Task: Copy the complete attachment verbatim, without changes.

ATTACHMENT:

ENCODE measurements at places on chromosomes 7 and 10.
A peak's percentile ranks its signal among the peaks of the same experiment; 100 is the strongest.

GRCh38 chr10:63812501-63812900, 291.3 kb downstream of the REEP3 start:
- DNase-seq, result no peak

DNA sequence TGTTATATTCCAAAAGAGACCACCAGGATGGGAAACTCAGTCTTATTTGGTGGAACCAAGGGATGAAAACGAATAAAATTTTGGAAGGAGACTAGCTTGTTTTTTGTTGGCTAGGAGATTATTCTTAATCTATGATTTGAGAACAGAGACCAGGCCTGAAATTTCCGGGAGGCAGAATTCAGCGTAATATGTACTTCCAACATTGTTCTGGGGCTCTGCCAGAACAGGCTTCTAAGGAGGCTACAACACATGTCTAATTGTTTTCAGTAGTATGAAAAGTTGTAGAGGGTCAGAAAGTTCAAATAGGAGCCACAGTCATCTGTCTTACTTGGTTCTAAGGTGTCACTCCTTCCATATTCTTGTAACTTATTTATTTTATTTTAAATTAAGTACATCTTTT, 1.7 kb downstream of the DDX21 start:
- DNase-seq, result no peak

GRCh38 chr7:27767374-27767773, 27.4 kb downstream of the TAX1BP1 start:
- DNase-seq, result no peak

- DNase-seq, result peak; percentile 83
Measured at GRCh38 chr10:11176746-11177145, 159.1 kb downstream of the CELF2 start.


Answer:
ENCODE measurements at places on chromosomes 7 and 10.
A peak's percentile ranks its signal among the peaks of the same experiment; 100 is the strongest.

GRCh38 chr10:63812501-63812900, 291.3 kb downstream of the REEP3 start:
- DNase-seq, result no peak

DNA sequence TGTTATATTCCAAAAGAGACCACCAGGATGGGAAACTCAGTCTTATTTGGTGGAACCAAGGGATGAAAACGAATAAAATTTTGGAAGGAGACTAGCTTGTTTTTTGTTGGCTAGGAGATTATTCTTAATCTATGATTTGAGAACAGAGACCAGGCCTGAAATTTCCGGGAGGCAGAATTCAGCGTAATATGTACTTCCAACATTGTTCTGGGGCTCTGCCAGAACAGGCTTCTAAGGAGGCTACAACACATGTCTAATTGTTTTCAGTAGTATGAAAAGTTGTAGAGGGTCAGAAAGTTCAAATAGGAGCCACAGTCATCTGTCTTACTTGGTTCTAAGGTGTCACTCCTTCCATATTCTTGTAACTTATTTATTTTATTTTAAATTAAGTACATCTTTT, 1.7 kb downstream of the DDX21 start:
- DNase-seq, result no peak

GRCh38 chr7:27767374-27767773, 27.4 kb downstream of the TAX1BP1 start:
- DNase-seq, result no peak

- DNase-seq, result peak; percentile 83
Measured at GRCh38 chr10:11176746-11177145, 159.1 kb downstream of the CELF2 start.